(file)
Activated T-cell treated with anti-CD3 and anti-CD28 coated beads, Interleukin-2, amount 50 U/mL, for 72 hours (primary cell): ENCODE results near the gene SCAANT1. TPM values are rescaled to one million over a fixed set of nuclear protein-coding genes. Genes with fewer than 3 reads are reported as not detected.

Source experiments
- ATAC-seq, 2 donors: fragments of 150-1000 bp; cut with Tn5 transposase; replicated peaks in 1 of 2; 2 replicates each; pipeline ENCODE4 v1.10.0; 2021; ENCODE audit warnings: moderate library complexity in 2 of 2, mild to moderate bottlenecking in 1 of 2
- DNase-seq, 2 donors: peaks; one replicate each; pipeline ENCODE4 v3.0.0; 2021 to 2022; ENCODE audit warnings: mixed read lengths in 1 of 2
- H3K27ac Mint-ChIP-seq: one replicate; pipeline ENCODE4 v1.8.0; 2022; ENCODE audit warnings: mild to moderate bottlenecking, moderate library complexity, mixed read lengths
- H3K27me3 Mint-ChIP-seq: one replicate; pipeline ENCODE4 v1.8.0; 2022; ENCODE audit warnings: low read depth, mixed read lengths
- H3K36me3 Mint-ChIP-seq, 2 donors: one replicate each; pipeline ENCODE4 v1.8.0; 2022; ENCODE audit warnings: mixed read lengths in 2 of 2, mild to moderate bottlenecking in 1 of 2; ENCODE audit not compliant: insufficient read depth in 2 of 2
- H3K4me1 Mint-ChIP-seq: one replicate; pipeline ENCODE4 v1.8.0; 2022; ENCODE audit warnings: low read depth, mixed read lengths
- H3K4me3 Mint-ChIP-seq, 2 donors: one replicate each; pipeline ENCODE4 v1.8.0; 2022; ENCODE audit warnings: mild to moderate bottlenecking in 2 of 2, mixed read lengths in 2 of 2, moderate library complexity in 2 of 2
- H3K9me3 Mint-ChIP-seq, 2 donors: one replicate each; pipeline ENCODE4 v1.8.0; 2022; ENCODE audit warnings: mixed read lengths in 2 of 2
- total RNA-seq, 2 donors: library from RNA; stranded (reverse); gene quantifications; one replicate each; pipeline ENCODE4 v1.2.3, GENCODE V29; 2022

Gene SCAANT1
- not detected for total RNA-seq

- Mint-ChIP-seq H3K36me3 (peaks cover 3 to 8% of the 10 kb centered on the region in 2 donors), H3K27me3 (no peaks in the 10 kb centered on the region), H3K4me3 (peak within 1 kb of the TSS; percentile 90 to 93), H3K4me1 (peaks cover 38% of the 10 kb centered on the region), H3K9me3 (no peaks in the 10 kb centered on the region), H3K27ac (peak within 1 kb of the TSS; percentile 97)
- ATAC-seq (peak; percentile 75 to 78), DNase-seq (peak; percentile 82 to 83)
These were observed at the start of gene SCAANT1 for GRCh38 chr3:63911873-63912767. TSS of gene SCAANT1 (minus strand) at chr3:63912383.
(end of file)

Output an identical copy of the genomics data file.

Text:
Activated T-cell treated with anti-CD3 and anti-CD28 coated beads, Interleukin-2, amount 50 U/mL, for 72 hours (primary cell): ENCODE results near the gene SCAANT1. TPM values are rescaled to one million over a fixed set of nuclear protein-coding genes. Genes with fewer than 3 reads are reported as not detected.

Source experiments
- ATAC-seq, 2 donors: fragments of 150-1000 bp; cut with Tn5 transposase; replicated peaks in 1 of 2; 2 replicates each; pipeline ENCODE4 v1.10.0; 2021; ENCODE audit warnings: moderate library complexity in 2 of 2, mild to moderate bottlenecking in 1 of 2
- DNase-seq, 2 donors: peaks; one replicate each; pipeline ENCODE4 v3.0.0; 2021 to 2022; ENCODE audit warnings: mixed read lengths in 1 of 2
- H3K27ac Mint-ChIP-seq: one replicate; pipeline ENCODE4 v1.8.0; 2022; ENCODE audit warnings: mild to moderate bottlenecking, moderate library complexity, mixed read lengths
- H3K27me3 Mint-ChIP-seq: one replicate; pipeline ENCODE4 v1.8.0; 2022; ENCODE audit warnings: low read depth, mixed read lengths
- H3K36me3 Mint-ChIP-seq, 2 donors: one replicate each; pipeline ENCODE4 v1.8.0; 2022; ENCODE audit warnings: mixed read lengths in 2 of 2, mild to moderate bottlenecking in 1 of 2; ENCODE audit not compliant: insufficient read depth in 2 of 2
- H3K4me1 Mint-ChIP-seq: one replicate; pipeline ENCODE4 v1.8.0; 2022; ENCODE audit warnings: low read depth, mixed read lengths
- H3K4me3 Mint-ChIP-seq, 2 donors: one replicate each; pipeline ENCODE4 v1.8.0; 2022; ENCODE audit warnings: mild to moderate bottlenecking in 2 of 2, mixed read lengths in 2 of 2, moderate library complexity in 2 of 2
- H3K9me3 Mint-ChIP-seq, 2 donors: one replicate each; pipeline ENCODE4 v1.8.0; 2022; ENCODE audit warnings: mixed read lengths in 2 of 2
- total RNA-seq, 2 donors: library from RNA; stranded (reverse); gene quantifications; one replicate each; pipeline ENCODE4 v1.2.3, GENCODE V29; 2022

Gene SCAANT1
- not detected for total RNA-seq

- Mint-ChIP-seq H3K36me3 (peaks cover 3 to 8% of the 10 kb centered on the region in 2 donors), H3K27me3 (no peaks in the 10 kb centered on the region), H3K4me3 (peak within 1 kb of the TSS; percentile 90 to 93), H3K4me1 (peaks cover 38% of the 10 kb centered on the region), H3K9me3 (no peaks in the 10 kb centered on the region), H3K27ac (peak within 1 kb of the TSS; percentile 97)
- ATAC-seq (peak; percentile 75 to 78), DNase-seq (peak; percentile 82 to 83)
These were observed at the start of gene SCAANT1 for GRCh38 chr3:63911873-63912767. TSS of gene SCAANT1 (minus strand) at chr3:63912383.